Gen. Motors Corp.. v. Dep't of Treasury., Docket No. 291947.

CourtCourt of Appeal of Michigan (US)
Citation803 N.W.2d 698,290 Mich.App. 355
Docket NumberDocket No. 291947.
Decision Date28 October 2010

290 Mich.App. 355
803 N.W.2d 698


Docket No. 291947.

Court of Appeals of Michigan.

Submitted Aug. 3, 2010, at Lansing.Decided Oct. 28, 2010, at 9:00 a.m.

[803 N.W.2d 702]

Honigman Miller Schwartz and Cohn LLP (by Alan M. Valade, June Summers Haas, and John D. Pirich) and Sutherland Asbill & Brennan LLP (by Kent L. Jones, Daniel H. Schlueter, and Jeffrey N. Starkey) for plaintiff.Michael A. Cox, Attorney General, B. Eric Restuccia, Solicitor General, and Bruce C. Johnson, Drew M. Taylor, and Heidi L. Johnson–Mehney, Assistant Attorneys General, for defendant.Before: M.J. KELLY, P.J., and MARKEY and OWENS, JJ.PER CURIAM.

[290 Mich.App. 358] Defendant, the Department of Treasury (Treasury), appeals by leave the order of the Court of Claims granting the motion of plaintiff General Motors Corporation (GM) for partial summary disposition with respect to liability on GM's two claims for refunds of taxes it paid on its employees' use of GM-manufactured “program vehicles” for tax periods from October 1, 1996, to August 31, 2007. GM asserts the use of program vehicles was exempt from taxation because the vehicles were “purchased for resale [or] demonstration [290 Mich.App. 359] purposes” under MCL 205.94(1)(c), as interpreted by Betten Auto Ctr., Inc. v. Dep't of Treasury, 272 Mich.App. 14, 723 N.W.2d 914 (2006), aff'd in part and vacated in part 478 Mich. 864, 731 N.W.2d 424 (2007). GM also asserts that 2007 PA 103, which amended the Use Tax Act, MCL 205.91 et seq. , to obviate the holding of Betten, was improperly enacted special legislation and, if applied retroactively, would violate GM's constitutional right to due process. Finally, GM contends that its employees' use of program vehicles was exempt from taxation under the Use Tax Act, even as amended.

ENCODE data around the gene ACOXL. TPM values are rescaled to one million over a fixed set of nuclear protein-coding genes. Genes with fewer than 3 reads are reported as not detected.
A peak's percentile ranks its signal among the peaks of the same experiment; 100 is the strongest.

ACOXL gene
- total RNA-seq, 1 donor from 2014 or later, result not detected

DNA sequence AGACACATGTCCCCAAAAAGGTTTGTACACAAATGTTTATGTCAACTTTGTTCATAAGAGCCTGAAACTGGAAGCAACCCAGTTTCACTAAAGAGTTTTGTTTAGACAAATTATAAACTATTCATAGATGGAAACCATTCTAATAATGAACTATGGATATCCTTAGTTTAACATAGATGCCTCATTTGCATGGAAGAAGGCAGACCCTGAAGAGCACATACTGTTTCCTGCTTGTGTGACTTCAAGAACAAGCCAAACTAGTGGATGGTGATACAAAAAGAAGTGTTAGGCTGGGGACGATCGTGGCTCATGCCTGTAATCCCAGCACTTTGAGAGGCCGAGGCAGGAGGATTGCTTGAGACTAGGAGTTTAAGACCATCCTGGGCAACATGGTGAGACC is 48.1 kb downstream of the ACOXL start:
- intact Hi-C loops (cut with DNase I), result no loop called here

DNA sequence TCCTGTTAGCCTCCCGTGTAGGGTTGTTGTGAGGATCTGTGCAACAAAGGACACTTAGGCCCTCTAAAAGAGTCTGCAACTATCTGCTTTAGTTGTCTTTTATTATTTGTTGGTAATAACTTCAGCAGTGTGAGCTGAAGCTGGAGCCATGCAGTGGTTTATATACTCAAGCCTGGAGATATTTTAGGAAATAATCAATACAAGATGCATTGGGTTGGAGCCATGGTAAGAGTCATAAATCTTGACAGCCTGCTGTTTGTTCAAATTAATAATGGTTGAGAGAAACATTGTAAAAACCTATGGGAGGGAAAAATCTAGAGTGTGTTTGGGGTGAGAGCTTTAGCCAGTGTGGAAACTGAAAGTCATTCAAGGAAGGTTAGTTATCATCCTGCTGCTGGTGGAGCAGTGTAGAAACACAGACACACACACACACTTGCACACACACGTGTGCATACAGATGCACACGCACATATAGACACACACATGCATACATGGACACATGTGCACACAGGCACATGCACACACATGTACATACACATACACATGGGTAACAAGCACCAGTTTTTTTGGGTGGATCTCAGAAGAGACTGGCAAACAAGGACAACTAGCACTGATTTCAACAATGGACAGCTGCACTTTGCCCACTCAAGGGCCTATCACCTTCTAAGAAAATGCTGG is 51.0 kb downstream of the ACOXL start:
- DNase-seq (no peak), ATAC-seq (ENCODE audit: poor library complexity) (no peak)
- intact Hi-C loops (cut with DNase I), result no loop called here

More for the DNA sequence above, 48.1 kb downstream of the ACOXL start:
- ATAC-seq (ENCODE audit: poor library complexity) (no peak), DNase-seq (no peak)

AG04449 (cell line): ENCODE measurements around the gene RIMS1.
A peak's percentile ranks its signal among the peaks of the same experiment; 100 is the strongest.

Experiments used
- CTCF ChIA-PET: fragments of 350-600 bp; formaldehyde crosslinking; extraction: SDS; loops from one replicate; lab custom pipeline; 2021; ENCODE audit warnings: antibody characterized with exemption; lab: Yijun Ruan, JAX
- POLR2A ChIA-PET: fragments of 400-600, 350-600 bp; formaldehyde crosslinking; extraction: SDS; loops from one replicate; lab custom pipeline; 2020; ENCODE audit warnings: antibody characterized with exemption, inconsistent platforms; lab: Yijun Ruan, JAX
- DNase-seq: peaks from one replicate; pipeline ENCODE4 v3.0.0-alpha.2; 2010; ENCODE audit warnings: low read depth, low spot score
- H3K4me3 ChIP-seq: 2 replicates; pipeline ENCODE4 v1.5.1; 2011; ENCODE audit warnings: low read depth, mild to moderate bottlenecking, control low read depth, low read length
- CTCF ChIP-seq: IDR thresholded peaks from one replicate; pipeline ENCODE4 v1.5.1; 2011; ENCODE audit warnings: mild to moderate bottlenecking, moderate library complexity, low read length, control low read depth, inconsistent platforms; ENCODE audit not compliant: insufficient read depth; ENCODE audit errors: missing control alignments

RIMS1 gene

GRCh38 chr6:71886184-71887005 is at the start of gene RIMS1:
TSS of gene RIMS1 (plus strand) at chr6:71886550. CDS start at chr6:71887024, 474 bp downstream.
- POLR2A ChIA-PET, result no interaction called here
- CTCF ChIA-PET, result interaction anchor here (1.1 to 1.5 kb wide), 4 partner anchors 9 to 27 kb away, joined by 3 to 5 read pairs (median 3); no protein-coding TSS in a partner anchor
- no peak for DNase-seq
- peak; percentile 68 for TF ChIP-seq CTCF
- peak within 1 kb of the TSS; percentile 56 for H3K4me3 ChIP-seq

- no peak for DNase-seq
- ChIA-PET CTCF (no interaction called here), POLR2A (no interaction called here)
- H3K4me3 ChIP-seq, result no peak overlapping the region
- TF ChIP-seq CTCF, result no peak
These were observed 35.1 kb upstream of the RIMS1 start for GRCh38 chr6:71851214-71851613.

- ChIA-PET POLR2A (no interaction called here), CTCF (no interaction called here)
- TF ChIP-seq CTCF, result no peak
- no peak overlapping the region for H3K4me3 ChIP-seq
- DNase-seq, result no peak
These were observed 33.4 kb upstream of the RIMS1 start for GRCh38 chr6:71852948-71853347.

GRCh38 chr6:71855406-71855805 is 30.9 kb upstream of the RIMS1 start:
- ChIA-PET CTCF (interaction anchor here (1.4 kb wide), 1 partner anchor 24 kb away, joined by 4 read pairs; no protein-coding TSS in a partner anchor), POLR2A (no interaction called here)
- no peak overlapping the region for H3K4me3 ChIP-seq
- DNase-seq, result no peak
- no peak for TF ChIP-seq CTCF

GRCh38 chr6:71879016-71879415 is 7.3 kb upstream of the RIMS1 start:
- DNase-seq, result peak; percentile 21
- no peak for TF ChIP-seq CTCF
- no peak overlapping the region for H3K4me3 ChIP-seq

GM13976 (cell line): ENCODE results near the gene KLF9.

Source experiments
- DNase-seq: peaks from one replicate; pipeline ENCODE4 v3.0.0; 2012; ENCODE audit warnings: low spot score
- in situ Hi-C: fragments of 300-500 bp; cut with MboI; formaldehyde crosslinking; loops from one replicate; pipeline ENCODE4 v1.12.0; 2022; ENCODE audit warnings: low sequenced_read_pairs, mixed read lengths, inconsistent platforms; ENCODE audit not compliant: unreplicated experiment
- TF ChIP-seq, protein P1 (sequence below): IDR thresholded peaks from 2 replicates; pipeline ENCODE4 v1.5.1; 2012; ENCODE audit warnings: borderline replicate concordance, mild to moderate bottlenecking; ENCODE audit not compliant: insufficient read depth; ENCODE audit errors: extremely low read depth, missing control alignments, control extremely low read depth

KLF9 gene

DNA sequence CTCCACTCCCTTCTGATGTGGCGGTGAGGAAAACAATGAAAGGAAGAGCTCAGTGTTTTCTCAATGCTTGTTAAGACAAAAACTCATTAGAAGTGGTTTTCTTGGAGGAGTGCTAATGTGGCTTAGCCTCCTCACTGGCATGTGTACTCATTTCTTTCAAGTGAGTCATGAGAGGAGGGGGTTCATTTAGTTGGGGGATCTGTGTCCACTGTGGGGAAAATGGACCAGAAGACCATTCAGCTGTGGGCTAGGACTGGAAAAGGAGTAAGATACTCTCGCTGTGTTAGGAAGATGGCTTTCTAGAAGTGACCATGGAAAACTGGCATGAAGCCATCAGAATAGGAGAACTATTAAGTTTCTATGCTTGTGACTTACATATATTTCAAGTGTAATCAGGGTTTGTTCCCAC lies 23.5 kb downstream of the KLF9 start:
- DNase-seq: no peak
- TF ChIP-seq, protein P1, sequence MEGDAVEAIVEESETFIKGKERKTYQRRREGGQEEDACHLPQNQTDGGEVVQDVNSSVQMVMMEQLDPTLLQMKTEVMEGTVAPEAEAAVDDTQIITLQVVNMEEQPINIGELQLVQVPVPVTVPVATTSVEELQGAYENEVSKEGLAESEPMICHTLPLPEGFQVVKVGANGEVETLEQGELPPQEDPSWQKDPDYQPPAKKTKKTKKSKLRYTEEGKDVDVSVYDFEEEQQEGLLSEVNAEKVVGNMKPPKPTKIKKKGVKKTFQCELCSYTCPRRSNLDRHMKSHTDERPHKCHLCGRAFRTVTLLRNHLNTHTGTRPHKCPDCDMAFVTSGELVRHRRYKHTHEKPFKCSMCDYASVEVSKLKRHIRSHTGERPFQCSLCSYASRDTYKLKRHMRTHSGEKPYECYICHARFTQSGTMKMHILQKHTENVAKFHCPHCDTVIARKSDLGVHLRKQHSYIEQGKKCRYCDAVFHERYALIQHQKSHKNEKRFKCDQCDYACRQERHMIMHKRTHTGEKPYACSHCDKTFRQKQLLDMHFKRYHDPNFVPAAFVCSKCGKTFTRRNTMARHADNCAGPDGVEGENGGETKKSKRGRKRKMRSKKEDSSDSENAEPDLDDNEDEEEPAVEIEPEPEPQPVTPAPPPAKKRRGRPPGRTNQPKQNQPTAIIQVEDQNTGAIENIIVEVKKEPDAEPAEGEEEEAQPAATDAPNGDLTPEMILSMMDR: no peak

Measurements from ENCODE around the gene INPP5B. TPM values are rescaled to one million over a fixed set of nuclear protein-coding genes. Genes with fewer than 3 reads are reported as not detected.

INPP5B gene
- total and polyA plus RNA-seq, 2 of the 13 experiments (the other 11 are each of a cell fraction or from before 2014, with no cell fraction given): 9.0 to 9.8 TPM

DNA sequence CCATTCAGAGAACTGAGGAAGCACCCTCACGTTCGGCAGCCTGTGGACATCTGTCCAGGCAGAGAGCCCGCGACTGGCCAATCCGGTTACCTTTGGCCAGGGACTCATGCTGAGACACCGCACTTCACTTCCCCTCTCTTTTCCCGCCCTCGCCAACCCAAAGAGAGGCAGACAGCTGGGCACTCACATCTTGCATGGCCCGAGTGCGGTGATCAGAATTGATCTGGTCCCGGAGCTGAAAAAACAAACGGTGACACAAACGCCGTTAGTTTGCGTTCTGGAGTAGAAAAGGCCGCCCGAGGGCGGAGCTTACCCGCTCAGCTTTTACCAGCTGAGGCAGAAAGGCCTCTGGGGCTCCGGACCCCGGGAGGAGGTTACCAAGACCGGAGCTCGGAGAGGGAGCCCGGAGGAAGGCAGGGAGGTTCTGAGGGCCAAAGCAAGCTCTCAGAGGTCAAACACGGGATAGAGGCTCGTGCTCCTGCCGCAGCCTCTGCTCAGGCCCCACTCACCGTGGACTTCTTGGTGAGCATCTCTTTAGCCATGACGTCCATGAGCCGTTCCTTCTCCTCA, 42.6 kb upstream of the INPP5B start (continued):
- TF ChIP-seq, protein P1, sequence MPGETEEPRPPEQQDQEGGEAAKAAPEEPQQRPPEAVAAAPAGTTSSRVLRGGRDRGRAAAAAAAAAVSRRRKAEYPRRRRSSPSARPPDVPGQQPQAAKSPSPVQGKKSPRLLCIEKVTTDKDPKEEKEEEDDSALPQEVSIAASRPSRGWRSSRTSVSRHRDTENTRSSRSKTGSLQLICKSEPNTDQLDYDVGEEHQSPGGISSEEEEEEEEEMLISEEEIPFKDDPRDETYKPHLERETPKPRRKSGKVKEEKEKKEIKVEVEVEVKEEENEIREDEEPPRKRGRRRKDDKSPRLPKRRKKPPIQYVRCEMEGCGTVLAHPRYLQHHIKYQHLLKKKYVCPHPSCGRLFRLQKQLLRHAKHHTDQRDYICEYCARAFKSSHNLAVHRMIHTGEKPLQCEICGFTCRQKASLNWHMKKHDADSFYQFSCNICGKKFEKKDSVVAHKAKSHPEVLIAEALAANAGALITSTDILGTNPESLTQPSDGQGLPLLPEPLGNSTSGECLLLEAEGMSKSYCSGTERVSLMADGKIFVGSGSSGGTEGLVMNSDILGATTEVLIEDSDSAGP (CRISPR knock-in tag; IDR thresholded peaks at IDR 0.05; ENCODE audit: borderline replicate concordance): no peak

The Court of Claims agreed with GM and ruled that the retroactive effect of 2007 PA 103 violated GM's right to due process because an 11–year period of retroactive application was contrary to the

[803 N.W.2d 703]

holding of United States v. Carlton, 512 U.S. 26, 114 S.Ct. 2018, 129 L.Ed.2d 22 (1994), which permitted only a “modest” period of retroactivity for economic legislation. The Court of Claims also held that 2007 PA 103, if applied retroactively, would violate Michigan's Constitution regarding special legislation, Const 1963, art 4, § 29, because it was enacted for the sole purpose of preventing GM from receiving use tax refunds. Finally, the Court of Claims ruled that GM's program vehicles were exempt from use tax under MCL 205.94(1)(c), as amended by 2007 PA 103, because “GM manufactured cars for resale and demonstration purposes” and “is not licensed as a new vehicle dealer, and thus, is not limited to the exemption on only 25 vehicles as set forth in MCL 205.94(1)(c)(iii).” We reverse.

In its opinion and order, the Court of Claims summarized the factual background that frames the legal issues presented on this appeal: